2 J Am Soc Nephrol 15: 16161622, 2004 CKD in Hypertensive Patients 1617 rosis and to analyze the influence of known factors conditioning renal study. Chronic heart failure was defined by two or more of the damage and their impact on cardiovascular outcome. following features: dyspnea on exertion in the absence of new pul- monary disease, bilateral pedal edema, paroxysmal nocturnal dyspnea, Patients orthopnea, pulmonary rales, pulmonary edema or radiographic evi- We selected patients aged between 18 and 75 yr, with any grade of dence of pulmonary congestion, cardiomegaly (cardiac thoracic ratio essential hypertension, normal renal function at baseline (defined as a 0.55), left ventricular ejection fraction 0.40, left ventricular creatinine clearance 90 ml/min per 1.73 m2), and at least 5 yr of fractional shortening 0.25, or S3 gallop on auscultation. Stroke was follow-up in our computerized data system. We excluded patients defined as an acute focal neurologic dysfunction of vascular origin with malignant hypertension, suspected or diagnosed secondary hy- with rapid onset of signs and symptoms and lasting more than 24 h. pertension, renal insufficiency, proteinuria (defined as 300 mg/24 h) CV death was defined as natural death due to cardiac causes, heralded or urinary sediment alterations, urologic diseases, chronic administra- by abrupt loss of consciousness within 1 h of the onset of acute tion of antiinflammatory drugs, and uncontrolled diabetes mellitus symptoms. (defined as an average fasting plasma glucose 200 mg/dl [11.1 mmol/L]). Statistical Analyses Follow-Up Results are expressed as mean and SD or 95% CI as indicated. Statistical analyses were performed with the SPSS version 10.0. The Complete medical history and physical examination were per- significance of the differences in categorical and continuous variables formed at entry. Data about presence of previous diabetes, smoking, among groups was examined by means of the Pearson 2 test and t dyslipidemia (defined as a total cholesterol levels 200 mg/dl), and test, respectively. All tests were two-tailed; P 0.05 was considered hyperuricemia were collected. According to our usual protocol, pa- statistically significant. A survival analysis was performed to evaluate tients were followed at 3-mo intervals for BP measurement and the percentage of patients who developed CKD, both in the whole medication adjustment to achieve the recommended BP goals (140/ group and classifying the patients by quartiles according their baseline 90 mmHg). These BP goals were uniform during follow-up. Blood serum creatinine levels. samples and 24-h urine collection were obtained at least twice a year Kaplan-Meier survival analyses were performed, with log-rank as to measure serum creatinine, glucose, total cholesterol, HDL and LDL significance test for differences, to evaluate the impact of angiotensin- cholesterol, triglycerides, serum uric acid, sodium, and potassium, as converting enzyme inhibitor (ACEI) administration and diabetic sta- well as for the calculation of creatinine clearance and 24-h proteinuria, tus on renal function. The same survival analysis was performed to natriuresis, and kaliuresis. BP was measured using a mercury sphyg- evaluate the appearance of cardiovascular events and its possible momanometer after 5 min in a seated position, using an adequate cuff. relationship with renal function and ACEI administration. Cox regres- Serum and urine creatinine concentrations were determined by the sion analysis was performed, incorporating most important predictors routine Jaffe reaction. of renal outcome (age, gender, weight, body mass index, baseline systolic and diastolic BP, baseline serum creatinine, diabetes, smoking Outcome Variables status, and follow-up mean values of systolic and diastolic BP and The primary end point was defined as a reduction of creatinine serum HDL, LDL, and total cholesterol, triglycerides, glucose, and clearance below 60 ml/min per 1.73 m2 in two consecutive measure- uric acid) to recognize independent predictors of CKD development. ments during follow-up. Due to the fact that the MDRD equation The same analysis was performed to assess the independent predictors underestimates GFR and the Cockroft-Gault equation overestimates of cardiovascular events, including CKD development during follow- measured GFR in people with normal renal function (17), we selected up. A backward elimination method was used to exclude variables for creatinine clearance measured with 24-h urine collection to define the initial model. renal end point. Secondary variables included mean serum glucose, HDL, LDL, and total cholesterol, triglycerides, and systolic and diastolic BP. These mean values were calculated as the average of successive determinations during follow-up for each patient. Baseline Results serum creatinine values were divided into quartiles to facilitate the Baseline Characteristics analysis. Two hundred eighty-one patients with baseline mean age of According to the appearance of renal events, patients were classi- 46.9 4.8 yr (range, 18 to 74 yr; 58% female) were included fied in two groups: renal event-free group (F group) or those who in the study. Mean follow-up was 13.2 4.8 yr (13.1 4.3 yr developed CKD (C group). in group F, n 240; 13.3 4.9 yr in group C, n 41, P Appearance of cardiovascular events (acute myocardial infarction, NS). Table 1 contains baseline characteristics of the whole angina, congestive heart failure, stroke, and/or cardiovascular death) group and of F and C subgroups. Age and systolic and diastolic was considered as a secondary variable. Acute myocardial infarction BP values were higher at baseline in the C group than in the F was defined as an ischemic pain of myocardial origin, persisting at group (53.1 5.7 versus 45.7 3.9 yr, P 0.01; 181.5 31 least 30 min, with electrocardiographic changes (persistent ST-seg- versus 161.8 24 mmHg, P 0.03; and 111.6 17 versus ment elevation of 0.1 mv or new pathologic Q waves, each in at 101.8 14 mmHg, P 0.01). Baseline serum creatinine and least two contiguous leads) and total CK levels higher than two times the upper limit of normal. Angina was defined as typical myocardial serum uric acid were significantly higher in group C compared ischemic pain with electrocardiographic ischemic changes (horizontal with F group (serum creatinine 93.7 17.7 versus 82.2 17.7 or downsloping ST-segment depression of at lest 0.1 mv measured 80 mol/L, P 0.01; serum uric acid 386.6 101.1 versus 345.0 msec from the J point and returning to normal within approximately 95.2 mol/L, P 0.01). Creatinine clearance calculated 1 h), confirmed by angiography (obstructive lesion of at least 70% with 24-h urine sample showed a nonsignificant difference diameter stenosis) or exercise or pharmacologic challenge nuclear between F and C groups.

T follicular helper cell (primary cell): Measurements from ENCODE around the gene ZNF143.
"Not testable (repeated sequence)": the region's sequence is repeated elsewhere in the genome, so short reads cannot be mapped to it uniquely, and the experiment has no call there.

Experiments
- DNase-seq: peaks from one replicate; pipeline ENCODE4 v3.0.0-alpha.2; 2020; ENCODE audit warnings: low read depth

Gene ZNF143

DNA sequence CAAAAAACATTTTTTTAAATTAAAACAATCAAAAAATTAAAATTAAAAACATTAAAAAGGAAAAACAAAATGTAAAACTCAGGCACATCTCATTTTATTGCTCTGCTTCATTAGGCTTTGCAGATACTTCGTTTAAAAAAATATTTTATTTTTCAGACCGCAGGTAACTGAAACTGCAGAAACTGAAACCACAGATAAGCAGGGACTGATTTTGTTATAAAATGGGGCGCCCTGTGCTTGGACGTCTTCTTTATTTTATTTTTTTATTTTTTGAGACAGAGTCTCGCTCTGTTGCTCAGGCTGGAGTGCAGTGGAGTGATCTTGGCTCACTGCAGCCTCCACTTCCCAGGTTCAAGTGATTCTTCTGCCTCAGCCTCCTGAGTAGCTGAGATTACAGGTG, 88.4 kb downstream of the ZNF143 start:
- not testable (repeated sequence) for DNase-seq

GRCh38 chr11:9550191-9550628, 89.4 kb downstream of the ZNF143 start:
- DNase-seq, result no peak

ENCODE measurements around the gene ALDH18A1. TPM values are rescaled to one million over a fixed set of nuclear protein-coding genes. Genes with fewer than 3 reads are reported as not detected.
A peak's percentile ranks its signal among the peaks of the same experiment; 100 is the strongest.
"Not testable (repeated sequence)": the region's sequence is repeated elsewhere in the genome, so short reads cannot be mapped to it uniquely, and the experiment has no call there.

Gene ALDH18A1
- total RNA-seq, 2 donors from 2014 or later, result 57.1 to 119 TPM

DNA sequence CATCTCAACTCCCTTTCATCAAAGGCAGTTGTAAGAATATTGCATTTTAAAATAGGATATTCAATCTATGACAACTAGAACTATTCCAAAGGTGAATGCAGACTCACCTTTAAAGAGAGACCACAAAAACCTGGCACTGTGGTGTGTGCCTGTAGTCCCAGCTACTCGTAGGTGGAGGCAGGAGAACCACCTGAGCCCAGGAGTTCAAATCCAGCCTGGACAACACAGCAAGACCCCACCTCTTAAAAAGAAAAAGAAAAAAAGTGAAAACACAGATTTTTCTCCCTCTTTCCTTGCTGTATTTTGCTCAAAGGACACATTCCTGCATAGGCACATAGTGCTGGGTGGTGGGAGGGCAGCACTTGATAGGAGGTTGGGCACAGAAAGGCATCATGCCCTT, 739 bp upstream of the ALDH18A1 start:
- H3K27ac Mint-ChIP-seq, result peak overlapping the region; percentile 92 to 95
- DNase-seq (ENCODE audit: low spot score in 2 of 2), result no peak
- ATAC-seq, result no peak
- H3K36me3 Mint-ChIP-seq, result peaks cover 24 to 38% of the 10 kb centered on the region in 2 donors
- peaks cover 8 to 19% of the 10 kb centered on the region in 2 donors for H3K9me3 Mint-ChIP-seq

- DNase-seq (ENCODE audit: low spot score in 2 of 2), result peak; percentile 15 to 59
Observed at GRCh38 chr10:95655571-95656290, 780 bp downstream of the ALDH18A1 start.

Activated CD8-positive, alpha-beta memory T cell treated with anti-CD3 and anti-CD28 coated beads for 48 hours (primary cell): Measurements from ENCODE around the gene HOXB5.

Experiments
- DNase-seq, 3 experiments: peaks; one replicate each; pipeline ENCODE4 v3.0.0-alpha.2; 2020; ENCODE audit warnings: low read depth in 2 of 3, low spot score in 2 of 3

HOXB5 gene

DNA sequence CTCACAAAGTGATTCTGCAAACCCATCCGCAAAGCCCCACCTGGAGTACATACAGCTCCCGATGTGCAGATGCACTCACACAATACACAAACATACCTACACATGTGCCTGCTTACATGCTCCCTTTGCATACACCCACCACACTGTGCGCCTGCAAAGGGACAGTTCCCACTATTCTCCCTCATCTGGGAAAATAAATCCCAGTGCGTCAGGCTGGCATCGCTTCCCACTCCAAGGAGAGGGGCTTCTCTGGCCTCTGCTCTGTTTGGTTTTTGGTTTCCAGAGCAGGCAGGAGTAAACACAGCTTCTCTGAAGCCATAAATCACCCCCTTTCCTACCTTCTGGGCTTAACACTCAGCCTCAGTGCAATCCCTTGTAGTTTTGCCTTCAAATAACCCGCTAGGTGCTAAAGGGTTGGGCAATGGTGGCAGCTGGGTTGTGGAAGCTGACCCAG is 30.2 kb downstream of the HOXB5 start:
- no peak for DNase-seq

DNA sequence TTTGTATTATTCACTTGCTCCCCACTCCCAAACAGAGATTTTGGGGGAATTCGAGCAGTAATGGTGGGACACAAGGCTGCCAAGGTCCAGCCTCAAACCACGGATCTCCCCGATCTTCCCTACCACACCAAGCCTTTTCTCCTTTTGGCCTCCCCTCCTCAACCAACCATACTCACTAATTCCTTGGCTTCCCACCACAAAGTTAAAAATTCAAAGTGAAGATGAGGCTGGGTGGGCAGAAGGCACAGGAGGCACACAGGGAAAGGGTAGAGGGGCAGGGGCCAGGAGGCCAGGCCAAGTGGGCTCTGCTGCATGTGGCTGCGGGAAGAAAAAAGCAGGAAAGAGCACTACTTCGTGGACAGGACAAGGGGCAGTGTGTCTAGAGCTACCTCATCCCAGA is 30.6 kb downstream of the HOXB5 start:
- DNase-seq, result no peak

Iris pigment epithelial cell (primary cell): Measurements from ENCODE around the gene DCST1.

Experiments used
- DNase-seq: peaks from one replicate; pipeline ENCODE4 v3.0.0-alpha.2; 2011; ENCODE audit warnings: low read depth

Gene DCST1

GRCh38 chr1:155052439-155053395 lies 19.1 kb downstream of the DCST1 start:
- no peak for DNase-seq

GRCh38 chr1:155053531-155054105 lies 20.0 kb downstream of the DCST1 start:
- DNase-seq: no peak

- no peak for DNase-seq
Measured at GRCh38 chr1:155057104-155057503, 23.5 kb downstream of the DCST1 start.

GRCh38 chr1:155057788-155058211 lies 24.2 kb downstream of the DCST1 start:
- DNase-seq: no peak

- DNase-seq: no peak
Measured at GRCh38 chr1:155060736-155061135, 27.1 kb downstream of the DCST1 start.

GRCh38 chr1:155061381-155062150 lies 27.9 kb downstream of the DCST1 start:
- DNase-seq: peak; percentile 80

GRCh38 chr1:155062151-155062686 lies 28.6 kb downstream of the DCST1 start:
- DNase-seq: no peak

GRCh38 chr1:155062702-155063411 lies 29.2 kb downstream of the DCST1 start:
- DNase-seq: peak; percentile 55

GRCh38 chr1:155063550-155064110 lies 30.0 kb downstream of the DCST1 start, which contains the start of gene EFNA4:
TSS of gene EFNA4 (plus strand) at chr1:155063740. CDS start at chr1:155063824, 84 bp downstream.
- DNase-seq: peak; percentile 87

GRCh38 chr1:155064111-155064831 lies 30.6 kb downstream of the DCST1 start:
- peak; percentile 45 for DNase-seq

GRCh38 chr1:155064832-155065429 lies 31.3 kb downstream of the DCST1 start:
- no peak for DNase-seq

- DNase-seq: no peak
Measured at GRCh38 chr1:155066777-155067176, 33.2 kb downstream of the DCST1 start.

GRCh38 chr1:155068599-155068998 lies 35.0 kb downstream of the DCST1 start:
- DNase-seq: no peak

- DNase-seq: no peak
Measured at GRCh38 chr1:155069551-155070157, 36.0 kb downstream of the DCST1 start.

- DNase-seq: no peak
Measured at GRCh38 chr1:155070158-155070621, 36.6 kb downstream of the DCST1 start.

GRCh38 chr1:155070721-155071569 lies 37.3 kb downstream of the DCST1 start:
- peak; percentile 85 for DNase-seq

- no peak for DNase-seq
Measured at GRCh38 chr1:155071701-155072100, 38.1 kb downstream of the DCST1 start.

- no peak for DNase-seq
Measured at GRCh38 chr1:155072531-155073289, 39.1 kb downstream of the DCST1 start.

3 1618 Journal of the American Society of Nephrology J Am Soc Nephrol 15: 16161622, 2004 Table 1. Baseline characteristics, concomitant risk factors, and mean values during follow-upa Total Group Free Renal Event Patients CKD Development Patients Baseline characteristics n (%) 281 240 (85.4) 41 (14.6) age, yr 46.9 4.8 45.7 3.9 53.1 5.7c female (%) 58.0 58.3 56.7 follow-up, yr 13.2 4.8 13.1 4.3 13.3 4.9 weight, kg 73.3 12.4 73.3 12.6 73.7 11.0 BMI, kg/m2 28.1 4.3 28.0 4.2 29.7 4.4b systolic BP, mmHg 165 27 161.8 24 181.5 31b diastolic BP, mmHg 103 15 101.8 14 111.6 17c serum creatinine, mol/L 84.0 17.7 82.2 17.7 93.7 17.7c creatinine clearance, ml/min per 1.73 m2 104 18 105 18 98 19 serum uric acid, mol/L 351.0 95.2 345.0 95.2 386.6 95.2c total cholesterol, mmol/L 5.66 1.39 5.61 1.37 5.90 1.27 Concomitant risk factors smoking (%) 14.1 13.0 17.0 type 2 diabetes (%) 26.6 24.5 38.0 baseline (%) 11.0 10.8 16.9 new onset diabetes (%) 15.6 13.7 21.1 dyslipidemia (%) 17.4 17.0 19.0 Mean values during follow-up systolic BP, mmHg 147 12 146 12 152 11b diastolic BP, mmHg 89 6 89 6 90 6 drugs, n 1.9 0.9 1.8 0.9 2.2 0.8c ACEI (%) 45.4 47.3 34.1 total cholesterol, mmol/L 5.79 0.88 5.71 0.88 6.18 0.70b a Values are mean SD. CKD, chronic kidney disease; BMI, body mass index. b P 0.05 with respect to free renal event patients. c P 0.01 with respect to free renal event patients. Follow-Up During follow-up, mean systolic BP values remained signif- icantly higher in the C group compared with F group (152 11 mmHg versus 146 12 mmHg, P 0.05), albeit patients in group C received more antihypertensive drugs than those in group F (2.2 0.8 versus 1.8 0.9 drugs, P 0.01) (Table 1). Mean total cholesterol values during follow-up were signif- icantly more elevated in group C than in group F (6.18 0.70 versus 5.72 0.88 mmol/L, P 0.05). Evolution of Renal Function Forty-one patients (14.6%) experienced the renal event de- fined as primary end point. The mean time to event was 12.5 5.2 yr. Patients included in the highest quartile of baseline serum creatinine showed the worst renal function prognosis (Figure 1). Considering the whole group, the prognosis of renal function did not differ between patients receiving or not an Figure 1. Risk of chronic kidney disease (CKD) development accord- ACEI (Figure 2A), nor between diabetic and nondiabetic pa- ing baseline serum creatinine distribution. 1st quartile (]; SCr: 1 tients, although a better trend can be seen in nondiabetic mg/dl for male, 0.7 mg/dl for female. 2nd quartile (); SCr: 1.0 to patients (Figure 2B). The analysis of the influence of ACEI 1.1 mg/dl for male, 0.7 to 0.9 mg/dl for female. 3rd quartile (); SCr: administration on renal function was performed with the group 1.1 to 1.2 mg/dl for male, 0.9 to 1.0 mg/dl for female. 4th quartile (F); divided into nondiabetic and diabetic patients (Figure 2, C and SCr: 1.2 mg/dl for male, 1.0 mg/dl for female.